[LINK] NBN, pricing, separation, and $11b of copper

stephen at melbpc.org.au stephen at melbpc.org.au
Sat Nov 26 18:54:21 AEDT 2011

"NBN boss defends pricing"

Updated November 25, 2011 14:49:34 

National Broadband Network (NBN) boss Mike Quigley says the pricing of 
the broadband service offered does not disadvantage low-income earners.

The parliamentary joint standing committee on the NBN says the starting 
price of $35 per month is prohibitive to low-income families.

NBN Co says 18,000 homes have access to the service so far, and 3,000 
premises are connected.

Ahead of a launch in Melbourne, Mike Quigley told ABC News Breakfast the 
wholesale company is happy with the retail price.

"We sell to resale companies, and what we've in fact plotted out, the 
retail prices which have now been announced by seven retailers ... 
they're sitting exactly in the band of ADSL2+," he said.

"It's where we aim to be for a service which is much superior to ADSL2+."

Mr Quigley also says he is confident the competition watchdog will 
approve the structural separation of Telstra which is crucial to NBN Co's 

Telstra is set to sell its copper wire network to NBN Co in an $11 
billion deal with the Government.

The plan still requires approval from the Australian Competition and 
Consumer Commission (ACCC) which has vowed to rule on the matter before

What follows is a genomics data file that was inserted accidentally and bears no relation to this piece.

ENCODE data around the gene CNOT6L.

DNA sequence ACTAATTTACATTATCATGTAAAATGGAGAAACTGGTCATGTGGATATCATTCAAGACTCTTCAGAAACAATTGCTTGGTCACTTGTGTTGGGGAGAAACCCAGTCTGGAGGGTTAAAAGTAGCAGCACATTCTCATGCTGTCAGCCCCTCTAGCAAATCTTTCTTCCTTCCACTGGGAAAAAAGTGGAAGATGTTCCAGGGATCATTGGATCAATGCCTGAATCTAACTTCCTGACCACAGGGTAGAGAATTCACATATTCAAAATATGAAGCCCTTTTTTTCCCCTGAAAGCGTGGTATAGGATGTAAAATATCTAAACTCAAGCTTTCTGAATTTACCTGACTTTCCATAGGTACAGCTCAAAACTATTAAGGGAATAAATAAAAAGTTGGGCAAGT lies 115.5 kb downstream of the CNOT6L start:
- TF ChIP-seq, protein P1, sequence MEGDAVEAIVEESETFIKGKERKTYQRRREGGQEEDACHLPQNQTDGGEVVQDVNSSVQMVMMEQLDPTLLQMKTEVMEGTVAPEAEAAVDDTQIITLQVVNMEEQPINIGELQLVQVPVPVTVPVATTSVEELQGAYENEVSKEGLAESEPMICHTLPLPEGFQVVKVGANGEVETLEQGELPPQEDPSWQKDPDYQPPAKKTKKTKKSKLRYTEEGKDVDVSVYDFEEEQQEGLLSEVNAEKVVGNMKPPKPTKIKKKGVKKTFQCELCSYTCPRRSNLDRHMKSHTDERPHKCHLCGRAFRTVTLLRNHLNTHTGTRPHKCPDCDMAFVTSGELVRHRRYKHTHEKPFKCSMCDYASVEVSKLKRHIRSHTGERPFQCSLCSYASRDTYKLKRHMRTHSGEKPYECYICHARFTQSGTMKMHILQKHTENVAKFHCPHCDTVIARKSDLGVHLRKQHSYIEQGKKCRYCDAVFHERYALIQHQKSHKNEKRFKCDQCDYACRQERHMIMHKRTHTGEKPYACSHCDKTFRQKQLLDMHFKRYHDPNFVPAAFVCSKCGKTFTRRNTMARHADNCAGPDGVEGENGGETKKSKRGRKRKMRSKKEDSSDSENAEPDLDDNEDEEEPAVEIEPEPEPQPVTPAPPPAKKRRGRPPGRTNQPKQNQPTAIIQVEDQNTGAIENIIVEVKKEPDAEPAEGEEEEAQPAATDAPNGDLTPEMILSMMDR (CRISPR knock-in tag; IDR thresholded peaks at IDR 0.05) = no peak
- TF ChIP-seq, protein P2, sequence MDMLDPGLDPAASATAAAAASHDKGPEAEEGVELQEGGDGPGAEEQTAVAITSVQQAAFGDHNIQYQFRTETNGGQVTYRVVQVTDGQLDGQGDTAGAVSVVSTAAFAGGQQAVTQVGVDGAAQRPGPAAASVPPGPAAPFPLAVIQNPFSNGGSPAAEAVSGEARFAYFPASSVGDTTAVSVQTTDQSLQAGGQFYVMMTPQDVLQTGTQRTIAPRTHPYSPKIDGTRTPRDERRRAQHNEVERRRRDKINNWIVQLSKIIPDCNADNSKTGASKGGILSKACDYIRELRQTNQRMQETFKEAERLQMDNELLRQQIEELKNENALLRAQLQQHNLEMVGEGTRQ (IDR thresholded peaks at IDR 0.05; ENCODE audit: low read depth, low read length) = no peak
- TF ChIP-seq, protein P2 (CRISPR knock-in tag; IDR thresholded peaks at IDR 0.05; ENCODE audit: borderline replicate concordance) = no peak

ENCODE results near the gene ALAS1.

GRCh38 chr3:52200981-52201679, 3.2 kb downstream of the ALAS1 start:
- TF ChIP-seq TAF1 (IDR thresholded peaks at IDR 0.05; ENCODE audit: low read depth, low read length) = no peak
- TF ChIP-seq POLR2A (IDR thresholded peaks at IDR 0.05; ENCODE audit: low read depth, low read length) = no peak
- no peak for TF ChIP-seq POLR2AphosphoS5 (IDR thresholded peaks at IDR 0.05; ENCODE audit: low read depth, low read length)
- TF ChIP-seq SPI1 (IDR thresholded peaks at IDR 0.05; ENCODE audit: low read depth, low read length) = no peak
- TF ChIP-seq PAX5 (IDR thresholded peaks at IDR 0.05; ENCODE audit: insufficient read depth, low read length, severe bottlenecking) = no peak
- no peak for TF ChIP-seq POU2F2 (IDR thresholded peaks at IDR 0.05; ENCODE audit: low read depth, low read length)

Many of the company's deals have been based on this approval.

Mr Quigley says he is optimistic about a positive outcome.

"I can listen to the outputs that come from the words of the ACCC and 
also from Telstra," he said.

"We're reasonably confident the deal will be approved by the ACCC because 
certainly our belief in NBN Co is that this is a good deal for the nation.

"We'll see the separation of Telstra and we'll see a new broadband 
infrastructure being built right around the nation."

Meanwhile, Communications Minister Senator Stephen Conroy has rejected 
claims that the rollout is being concentrated in Labor-held and marginal 

Senator Conroy says the areas to be connected over the next few years are 
spread right across the political spectrum. "When we release the 3 year 
plan, you'll actually be able to look at it and go oh my god, there's a 
marginal Labor seat... a marginal Liberal seat... a National party seat," 
he said.


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